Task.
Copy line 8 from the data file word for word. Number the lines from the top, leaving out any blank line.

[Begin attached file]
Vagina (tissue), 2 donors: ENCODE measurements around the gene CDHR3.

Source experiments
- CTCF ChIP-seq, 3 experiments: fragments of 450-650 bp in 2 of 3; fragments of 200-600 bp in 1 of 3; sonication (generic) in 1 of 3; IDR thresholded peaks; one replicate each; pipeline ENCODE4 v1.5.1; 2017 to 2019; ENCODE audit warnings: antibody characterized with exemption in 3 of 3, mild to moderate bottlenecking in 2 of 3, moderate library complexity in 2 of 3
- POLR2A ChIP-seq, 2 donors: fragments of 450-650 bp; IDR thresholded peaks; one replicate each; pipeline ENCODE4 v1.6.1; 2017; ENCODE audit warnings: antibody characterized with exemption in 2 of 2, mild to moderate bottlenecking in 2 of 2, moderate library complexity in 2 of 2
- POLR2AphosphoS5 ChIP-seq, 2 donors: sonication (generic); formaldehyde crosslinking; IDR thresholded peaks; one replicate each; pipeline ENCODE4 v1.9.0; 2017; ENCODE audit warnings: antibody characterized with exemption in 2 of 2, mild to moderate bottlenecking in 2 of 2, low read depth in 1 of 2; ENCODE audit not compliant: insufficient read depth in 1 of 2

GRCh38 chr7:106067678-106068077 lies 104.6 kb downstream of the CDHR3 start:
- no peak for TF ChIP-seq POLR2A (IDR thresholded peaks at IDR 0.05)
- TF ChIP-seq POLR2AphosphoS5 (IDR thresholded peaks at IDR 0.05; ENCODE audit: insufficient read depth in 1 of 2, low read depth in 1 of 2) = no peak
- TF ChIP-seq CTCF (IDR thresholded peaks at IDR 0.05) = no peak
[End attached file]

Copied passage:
- TF ChIP-seq POLR2AphosphoS5 (IDR thresholded peaks at IDR 0.05; ENCODE audit: insufficient read depth in 1 of 2, low read depth in 1 of 2) = no peak